Well, that kind of takes care of the other angles, doesn’t it?

But why not? After all, you’ve probably read that, when it comes to their genes, chimpanzees and humans are 98 or 99 percent alike.

Although humans and chimpanzees share a common ancestor, their evolution split apart millions of years ago. So the “99 percent similar” genetic makeup of humans and chimps doesn’t mean all that much.

Professor Skinner told me that the 99 percent refers only to a fairly basic comparison of proteins and not the actual “DNA sequence,” which is what really makes us what we are. In fact, scientists are busy right now trying to unravel the human DNA sequence as part of the Human Genome project.

Professor Skinner also told me that the sperm and egg from a chimp and human just wouldn’t recognize each other. Since reproduction is all about the sperm and egg getting together, this is a pretty major problem.

Within the past few years, scientists have been able to inject, with a very tiny needle, uncooperative human sperm directly into a human egg. This is called “in vitro fertilization.” But even if you tried to do this between humans and chimps, their bundles of genes, called chromosomes, wouldn’t match up.

One definition of “species,” such as humans, is that it cannot breed with another “species,” such as chimpanzees. Now, this definition doesn’t always hold up. For example, horses and donkeys can breed to make mules. But horses and donkeys are much, much closer in their ancestry than are humans and chimps. And even so, mules cannot reproduce, which means not everything between the donkey and horse matched up correctly. As Professor Skinner says, “If species COULD cross breed easily, we’d have many fewer species.”

Genetic engineers can put genes from one species into another species, but this does not make the second species part of the first. It just means the second species has some different genes.

Maybe your question comes from knowing about Oliver, the chimpanzee who lives at a place in Texas called Primarily Primates. Oliver walks upright and likes to sip beer and watch television. For these and other reasons, some people thought for a while that Oliver might be a human-chimp combination.

But recently, scientists tested Oliver’s chromosomes and found that he was indeed just a chimp. An unusual one perhaps, but a chimp. So even if chimps and humans cannot breed, Oliver has proved that chimps can develop just as bad habits as humans!

More than just a pretty bug!

January 6th, 2012

Dear Dr. Universe,
What are butterflies good for?
David Steury
Potlatch, Idaho

Fender’s blue butterflies

Fender’s blue butterflies. Read more in Washington State Magazine.

It just so happens that Robert Michael Pyle was here at Washington State University the other week to talk about butterflies. Mr. Pyle is a lepidopterist, which means he studies butterflies. He is the author of many books about nature and butterflies, including The Audubon Society Field Guide to North American Butterflies. He recently wrote a book called Chasing Monarchs, about following Monarch butterflies on their migration from British Columbia to the Mexican border!

So what are butterflies GOOD for? Humans tend to think of things as either good or bad (for humans!), and the same goes for insects. Insects are either pests or “beneficial,” which basically means “good to humans.” Well, that’s only part of the story, says Mr. Pyle.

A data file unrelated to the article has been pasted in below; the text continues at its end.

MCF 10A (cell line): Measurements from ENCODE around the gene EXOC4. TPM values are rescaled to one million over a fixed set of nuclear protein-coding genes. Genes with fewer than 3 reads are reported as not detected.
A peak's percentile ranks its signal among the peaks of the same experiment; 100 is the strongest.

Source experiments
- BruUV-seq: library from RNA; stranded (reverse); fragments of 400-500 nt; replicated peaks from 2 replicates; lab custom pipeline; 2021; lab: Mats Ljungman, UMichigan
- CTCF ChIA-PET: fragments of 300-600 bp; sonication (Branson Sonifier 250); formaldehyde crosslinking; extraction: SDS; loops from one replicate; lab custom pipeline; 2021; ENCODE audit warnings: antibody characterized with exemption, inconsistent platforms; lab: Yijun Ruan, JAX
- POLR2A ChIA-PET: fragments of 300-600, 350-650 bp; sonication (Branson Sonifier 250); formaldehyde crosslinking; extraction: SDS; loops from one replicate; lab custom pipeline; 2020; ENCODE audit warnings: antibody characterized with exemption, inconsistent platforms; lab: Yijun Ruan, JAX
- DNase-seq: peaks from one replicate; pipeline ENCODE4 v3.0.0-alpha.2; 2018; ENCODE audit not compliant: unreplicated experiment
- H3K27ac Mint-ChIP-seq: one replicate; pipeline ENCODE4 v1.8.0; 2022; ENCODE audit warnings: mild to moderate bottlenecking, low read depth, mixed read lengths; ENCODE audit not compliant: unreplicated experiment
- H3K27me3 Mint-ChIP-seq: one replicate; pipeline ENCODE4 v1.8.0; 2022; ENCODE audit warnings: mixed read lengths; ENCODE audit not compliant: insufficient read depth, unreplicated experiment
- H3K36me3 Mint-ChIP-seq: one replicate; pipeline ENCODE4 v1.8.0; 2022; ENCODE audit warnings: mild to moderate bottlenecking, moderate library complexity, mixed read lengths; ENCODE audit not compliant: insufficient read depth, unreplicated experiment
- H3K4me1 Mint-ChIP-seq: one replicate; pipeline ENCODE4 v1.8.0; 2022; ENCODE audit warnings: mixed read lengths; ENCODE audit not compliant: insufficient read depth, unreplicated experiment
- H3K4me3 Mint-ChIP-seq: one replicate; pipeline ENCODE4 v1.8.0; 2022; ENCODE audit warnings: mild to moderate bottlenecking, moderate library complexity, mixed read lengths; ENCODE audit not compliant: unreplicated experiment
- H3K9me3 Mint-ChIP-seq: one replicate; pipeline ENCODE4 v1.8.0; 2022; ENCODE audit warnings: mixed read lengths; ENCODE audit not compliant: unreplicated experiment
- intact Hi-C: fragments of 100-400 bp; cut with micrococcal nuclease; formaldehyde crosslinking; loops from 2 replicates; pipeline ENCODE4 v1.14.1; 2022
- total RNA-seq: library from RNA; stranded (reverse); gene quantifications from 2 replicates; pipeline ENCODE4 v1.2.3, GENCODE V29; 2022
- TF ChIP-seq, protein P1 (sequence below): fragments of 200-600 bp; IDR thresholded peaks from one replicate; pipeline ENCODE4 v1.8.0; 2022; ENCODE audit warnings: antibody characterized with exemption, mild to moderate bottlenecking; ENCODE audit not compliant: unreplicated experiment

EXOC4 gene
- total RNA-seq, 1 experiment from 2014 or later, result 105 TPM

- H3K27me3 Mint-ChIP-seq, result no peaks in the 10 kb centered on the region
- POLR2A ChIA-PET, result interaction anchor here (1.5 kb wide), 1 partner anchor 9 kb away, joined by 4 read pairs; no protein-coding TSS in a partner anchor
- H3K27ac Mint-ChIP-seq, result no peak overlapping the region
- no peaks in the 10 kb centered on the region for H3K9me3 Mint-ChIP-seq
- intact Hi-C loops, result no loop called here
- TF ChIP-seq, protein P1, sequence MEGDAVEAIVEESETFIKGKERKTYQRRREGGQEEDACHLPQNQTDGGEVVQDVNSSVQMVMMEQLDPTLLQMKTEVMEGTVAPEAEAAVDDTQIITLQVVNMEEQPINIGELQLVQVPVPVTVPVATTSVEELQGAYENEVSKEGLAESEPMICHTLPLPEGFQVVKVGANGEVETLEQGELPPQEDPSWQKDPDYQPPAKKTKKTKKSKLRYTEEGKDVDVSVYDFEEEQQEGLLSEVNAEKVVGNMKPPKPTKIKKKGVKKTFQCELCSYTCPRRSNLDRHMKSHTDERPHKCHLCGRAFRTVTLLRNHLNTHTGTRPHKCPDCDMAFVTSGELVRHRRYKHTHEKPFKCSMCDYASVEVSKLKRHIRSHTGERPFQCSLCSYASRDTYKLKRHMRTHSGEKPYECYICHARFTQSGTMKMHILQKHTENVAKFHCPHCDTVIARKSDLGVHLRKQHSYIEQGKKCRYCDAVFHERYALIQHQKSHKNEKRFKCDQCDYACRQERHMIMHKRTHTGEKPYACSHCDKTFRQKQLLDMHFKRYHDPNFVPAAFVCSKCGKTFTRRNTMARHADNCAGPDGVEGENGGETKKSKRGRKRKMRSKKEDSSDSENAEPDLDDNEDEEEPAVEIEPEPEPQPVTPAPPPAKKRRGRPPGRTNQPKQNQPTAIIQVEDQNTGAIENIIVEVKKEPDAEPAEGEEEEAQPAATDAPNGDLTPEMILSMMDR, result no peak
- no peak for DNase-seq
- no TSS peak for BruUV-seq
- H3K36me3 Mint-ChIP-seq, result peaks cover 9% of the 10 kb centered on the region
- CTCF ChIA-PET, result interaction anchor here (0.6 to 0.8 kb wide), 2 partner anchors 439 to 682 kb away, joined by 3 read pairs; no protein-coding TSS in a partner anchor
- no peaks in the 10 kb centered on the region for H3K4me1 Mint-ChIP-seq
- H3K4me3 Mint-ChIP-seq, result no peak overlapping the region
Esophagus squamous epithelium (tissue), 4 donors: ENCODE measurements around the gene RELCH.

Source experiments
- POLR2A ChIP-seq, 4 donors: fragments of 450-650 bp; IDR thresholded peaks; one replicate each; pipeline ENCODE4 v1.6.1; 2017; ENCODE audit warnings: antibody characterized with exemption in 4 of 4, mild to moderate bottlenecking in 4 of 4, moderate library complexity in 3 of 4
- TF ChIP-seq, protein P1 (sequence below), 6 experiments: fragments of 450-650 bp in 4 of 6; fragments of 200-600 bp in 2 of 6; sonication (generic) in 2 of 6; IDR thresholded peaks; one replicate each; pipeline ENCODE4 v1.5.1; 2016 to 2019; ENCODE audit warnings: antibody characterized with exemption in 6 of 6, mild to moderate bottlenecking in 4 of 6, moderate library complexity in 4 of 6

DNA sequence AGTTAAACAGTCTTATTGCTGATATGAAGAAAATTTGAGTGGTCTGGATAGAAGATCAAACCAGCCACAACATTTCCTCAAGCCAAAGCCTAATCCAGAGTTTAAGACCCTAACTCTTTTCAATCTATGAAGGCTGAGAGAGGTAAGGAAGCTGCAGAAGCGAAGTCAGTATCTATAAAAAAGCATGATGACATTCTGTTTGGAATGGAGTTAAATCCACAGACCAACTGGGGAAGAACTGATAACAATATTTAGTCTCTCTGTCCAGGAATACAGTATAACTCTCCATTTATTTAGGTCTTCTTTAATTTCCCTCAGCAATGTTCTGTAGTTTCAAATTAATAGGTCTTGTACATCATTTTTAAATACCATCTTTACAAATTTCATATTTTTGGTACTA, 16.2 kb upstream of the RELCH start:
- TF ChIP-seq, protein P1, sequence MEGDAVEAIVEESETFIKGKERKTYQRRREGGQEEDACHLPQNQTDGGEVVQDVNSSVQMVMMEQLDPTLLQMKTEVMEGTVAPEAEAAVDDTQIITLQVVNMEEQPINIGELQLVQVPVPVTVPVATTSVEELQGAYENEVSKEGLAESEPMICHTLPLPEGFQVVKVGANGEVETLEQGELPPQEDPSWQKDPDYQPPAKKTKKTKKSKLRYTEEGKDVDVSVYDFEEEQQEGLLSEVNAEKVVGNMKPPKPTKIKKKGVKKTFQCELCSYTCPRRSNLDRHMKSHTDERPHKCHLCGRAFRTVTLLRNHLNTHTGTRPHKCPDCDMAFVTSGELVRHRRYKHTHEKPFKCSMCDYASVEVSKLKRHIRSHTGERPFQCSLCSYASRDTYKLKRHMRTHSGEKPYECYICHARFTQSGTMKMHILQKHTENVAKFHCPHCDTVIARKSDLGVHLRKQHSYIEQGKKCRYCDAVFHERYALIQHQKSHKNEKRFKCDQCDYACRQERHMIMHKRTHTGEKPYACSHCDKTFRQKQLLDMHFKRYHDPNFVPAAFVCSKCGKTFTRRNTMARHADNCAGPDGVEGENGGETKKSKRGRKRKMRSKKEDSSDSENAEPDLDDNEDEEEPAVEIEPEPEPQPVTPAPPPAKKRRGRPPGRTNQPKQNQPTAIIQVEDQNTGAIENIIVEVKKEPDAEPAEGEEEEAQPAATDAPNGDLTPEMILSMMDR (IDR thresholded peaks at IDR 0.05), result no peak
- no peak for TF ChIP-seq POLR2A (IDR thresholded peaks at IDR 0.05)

Most insects are neither “good” nor “bad.” They’ve probably never seen a human and could care less about people. But they all perform some role in nature.

And this certainly includes butterflies.

A big job that butterflies do is pollinate plants so that plants can produce seeds and fruit. Many plants need help getting pollen from the flower’s male stamen to the ovules, either from their own flowers or from other plants of the same species. Ovules are like plant eggs, from which the seeds grow.

Many insects—including wasps, beetles, bees and flies—pollinate plants when they search for flower nectar for food. The pollen from one flower sticks to the head or legs of the insect and then falls off in another flower.

Butterflies are great pollinators, says Mr. Pyle. Their proboscis, a long feeding tube, reaches way down into the flower to suck nectar, and their heads get pollen all over them.

Butterflies are also food to many birds. They are particularly tasty when they are still caterpillars. Moth and butterfly larvae are a major food group for warblers and many other songbirds.

Butterflies, like other insects, can change plants through adaptation or evolution. Butterflies, particularly their larvae (the caterpillars), and other insects eat plants. These plants don’t always just stand there and take it. They develop defenses. One way is to produce substances that are either poisonous or taste bad to the insect.

However, many of these substances actually taste good to humans! Plants that have developed defenses against insects (and resulting good tastes to humans) include onions, cilantro, basil, cabbage and peppers.

Butterflies also let us know how the rest of nature is doing where they live. If their home is healthy, then they are usually healthy also. If their home is not healthy, then neither are they. Other animals besides butterflies are also thought of as “indicator species.” But the nice thing about butterflies, says Mr. Pyle, is that they are so visible.

If a place has a lot of butterflies, which then become fewer or disappear altogether, then that’s a pretty good sign that place has problems. Maybe too many chemicals are being used to kill other insects. Or maybe too many humans have moved in and destroyed the butterfly’s habitat. If that’s the case, the habitat has also disappeared for a lot of other animals and plants.

And when this happens, we have lost something very special. Mr. Pyle says butterflies are especially GOOD for their beauty. Imagine, he says, a world without butterflies. “I think the world would be a much poorer and sadder place without the brilliance and excitement and sheer pleasure that the sight of a butterfly brings.” I agree.

Thanks for a great question!

Why don’t you ever see dead birds in the forest?

September 22nd, 2011